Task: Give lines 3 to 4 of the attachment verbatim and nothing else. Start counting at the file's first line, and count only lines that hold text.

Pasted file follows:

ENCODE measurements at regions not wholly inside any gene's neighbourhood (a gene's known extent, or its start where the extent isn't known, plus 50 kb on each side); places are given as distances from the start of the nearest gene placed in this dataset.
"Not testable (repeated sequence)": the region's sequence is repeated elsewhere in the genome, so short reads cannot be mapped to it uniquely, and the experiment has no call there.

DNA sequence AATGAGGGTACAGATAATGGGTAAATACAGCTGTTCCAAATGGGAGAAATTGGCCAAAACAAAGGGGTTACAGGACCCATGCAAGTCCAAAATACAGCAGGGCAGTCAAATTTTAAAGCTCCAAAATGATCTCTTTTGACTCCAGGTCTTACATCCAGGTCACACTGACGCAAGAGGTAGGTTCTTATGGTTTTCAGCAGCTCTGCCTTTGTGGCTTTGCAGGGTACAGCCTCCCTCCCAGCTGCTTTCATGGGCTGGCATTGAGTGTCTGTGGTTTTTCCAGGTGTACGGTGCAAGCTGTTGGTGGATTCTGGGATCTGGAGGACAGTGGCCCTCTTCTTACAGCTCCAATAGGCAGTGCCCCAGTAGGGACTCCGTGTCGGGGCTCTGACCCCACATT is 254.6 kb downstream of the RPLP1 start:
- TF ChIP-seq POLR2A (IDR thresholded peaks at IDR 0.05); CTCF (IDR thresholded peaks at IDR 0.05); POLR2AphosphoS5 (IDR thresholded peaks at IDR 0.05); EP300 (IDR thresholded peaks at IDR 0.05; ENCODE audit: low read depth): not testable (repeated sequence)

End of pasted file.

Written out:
DNA sequence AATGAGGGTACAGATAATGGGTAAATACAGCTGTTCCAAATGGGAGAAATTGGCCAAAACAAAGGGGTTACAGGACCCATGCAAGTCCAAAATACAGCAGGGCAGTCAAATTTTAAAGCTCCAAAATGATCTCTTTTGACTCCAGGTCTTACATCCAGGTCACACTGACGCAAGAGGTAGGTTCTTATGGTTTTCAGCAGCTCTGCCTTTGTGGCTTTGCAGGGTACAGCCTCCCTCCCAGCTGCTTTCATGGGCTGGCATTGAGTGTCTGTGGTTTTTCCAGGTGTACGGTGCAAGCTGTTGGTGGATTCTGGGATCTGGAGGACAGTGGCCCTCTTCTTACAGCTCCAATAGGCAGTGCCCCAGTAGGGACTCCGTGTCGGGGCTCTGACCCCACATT is 254.6 kb downstream of the RPLP1 start:
- TF ChIP-seq POLR2A (IDR thresholded peaks at IDR 0.05); CTCF (IDR thresholded peaks at IDR 0.05); POLR2AphosphoS5 (IDR thresholded peaks at IDR 0.05); EP300 (IDR thresholded peaks at IDR 0.05; ENCODE audit: low read depth): not testable (repeated sequence)